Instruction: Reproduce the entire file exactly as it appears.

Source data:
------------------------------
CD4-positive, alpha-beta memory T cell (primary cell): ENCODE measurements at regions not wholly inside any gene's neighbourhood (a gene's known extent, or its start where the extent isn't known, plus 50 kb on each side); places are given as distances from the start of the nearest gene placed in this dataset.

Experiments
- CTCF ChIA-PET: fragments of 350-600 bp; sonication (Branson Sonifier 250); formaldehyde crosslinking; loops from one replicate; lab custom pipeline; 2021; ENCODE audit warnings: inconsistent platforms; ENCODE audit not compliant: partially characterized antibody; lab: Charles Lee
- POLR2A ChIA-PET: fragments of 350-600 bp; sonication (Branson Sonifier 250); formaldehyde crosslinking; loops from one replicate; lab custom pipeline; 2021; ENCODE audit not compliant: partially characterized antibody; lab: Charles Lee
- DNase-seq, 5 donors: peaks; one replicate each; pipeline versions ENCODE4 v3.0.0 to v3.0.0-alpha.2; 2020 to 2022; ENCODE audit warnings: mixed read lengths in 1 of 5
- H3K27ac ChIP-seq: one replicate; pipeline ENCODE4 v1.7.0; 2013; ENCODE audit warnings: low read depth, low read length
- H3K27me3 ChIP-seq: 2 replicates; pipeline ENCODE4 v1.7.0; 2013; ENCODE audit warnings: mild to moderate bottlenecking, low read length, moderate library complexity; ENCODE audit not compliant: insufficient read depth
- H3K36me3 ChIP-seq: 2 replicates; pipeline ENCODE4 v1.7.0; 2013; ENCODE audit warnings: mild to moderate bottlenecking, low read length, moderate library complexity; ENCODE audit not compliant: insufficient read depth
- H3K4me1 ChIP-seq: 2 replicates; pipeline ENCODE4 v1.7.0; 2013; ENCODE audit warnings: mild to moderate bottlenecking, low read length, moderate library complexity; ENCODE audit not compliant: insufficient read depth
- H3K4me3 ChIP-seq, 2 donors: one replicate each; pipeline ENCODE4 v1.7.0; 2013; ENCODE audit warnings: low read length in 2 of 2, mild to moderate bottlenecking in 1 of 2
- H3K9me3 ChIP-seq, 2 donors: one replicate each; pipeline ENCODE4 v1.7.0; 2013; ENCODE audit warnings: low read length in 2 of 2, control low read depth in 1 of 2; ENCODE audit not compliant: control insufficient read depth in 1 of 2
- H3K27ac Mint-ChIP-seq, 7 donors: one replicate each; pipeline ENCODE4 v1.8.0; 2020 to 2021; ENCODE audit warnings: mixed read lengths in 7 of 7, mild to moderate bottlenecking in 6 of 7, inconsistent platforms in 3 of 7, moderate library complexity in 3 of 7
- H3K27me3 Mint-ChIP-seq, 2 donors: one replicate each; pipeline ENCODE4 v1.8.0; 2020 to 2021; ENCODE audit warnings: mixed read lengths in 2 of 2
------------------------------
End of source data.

CD4-positive, alpha-beta memory T cell (primary cell): ENCODE measurements at regions not wholly inside any gene's neighbourhood (a gene's known extent, or its start where the extent isn't known, plus 50 kb on each side); places are given as distances from the start of the nearest gene placed in this dataset.

Experiments
- CTCF ChIA-PET: fragments of 350-600 bp; sonication (Branson Sonifier 250); formaldehyde crosslinking; loops from one replicate; lab custom pipeline; 2021; ENCODE audit warnings: inconsistent platforms; ENCODE audit not compliant: partially characterized antibody; lab: Charles Lee
- POLR2A ChIA-PET: fragments of 350-600 bp; sonication (Branson Sonifier 250); formaldehyde crosslinking; loops from one replicate; lab custom pipeline; 2021; ENCODE audit not compliant: partially characterized antibody; lab: Charles Lee
- DNase-seq, 5 donors: peaks; one replicate each; pipeline versions ENCODE4 v3.0.0 to v3.0.0-alpha.2; 2020 to 2022; ENCODE audit warnings: mixed read lengths in 1 of 5
- H3K27ac ChIP-seq: one replicate; pipeline ENCODE4 v1.7.0; 2013; ENCODE audit warnings: low read depth, low read length
- H3K27me3 ChIP-seq: 2 replicates; pipeline ENCODE4 v1.7.0; 2013; ENCODE audit warnings: mild to moderate bottlenecking, low read length, moderate library complexity; ENCODE audit not compliant: insufficient read depth
- H3K36me3 ChIP-seq: 2 replicates; pipeline ENCODE4 v1.7.0; 2013; ENCODE audit warnings: mild to moderate bottlenecking, low read length, moderate library complexity; ENCODE audit not compliant: insufficient read depth
- H3K4me1 ChIP-seq: 2 replicates; pipeline ENCODE4 v1.7.0; 2013; ENCODE audit warnings: mild to moderate bottlenecking, low read length, moderate library complexity; ENCODE audit not compliant: insufficient read depth
- H3K4me3 ChIP-seq, 2 donors: one replicate each; pipeline ENCODE4 v1.7.0; 2013; ENCODE audit warnings: low read length in 2 of 2, mild to moderate bottlenecking in 1 of 2
- H3K9me3 ChIP-seq, 2 donors: one replicate each; pipeline ENCODE4 v1.7.0; 2013; ENCODE audit warnings: low read length in 2 of 2, control low read depth in 1 of 2; ENCODE audit not compliant: control insufficient read depth in 1 of 2
- H3K27ac Mint-ChIP-seq, 7 donors: one replicate each; pipeline ENCODE4 v1.8.0; 2020 to 2021; ENCODE audit warnings: mixed read lengths in 7 of 7, mild to moderate bottlenecking in 6 of 7, inconsistent platforms in 3 of 7, moderate library complexity in 3 of 7
- H3K27me3 Mint-ChIP-seq, 2 donors: one replicate each; pipeline ENCODE4 v1.8.0; 2020 to 2021; ENCODE audit warnings: mixed read lengths in 2 of 2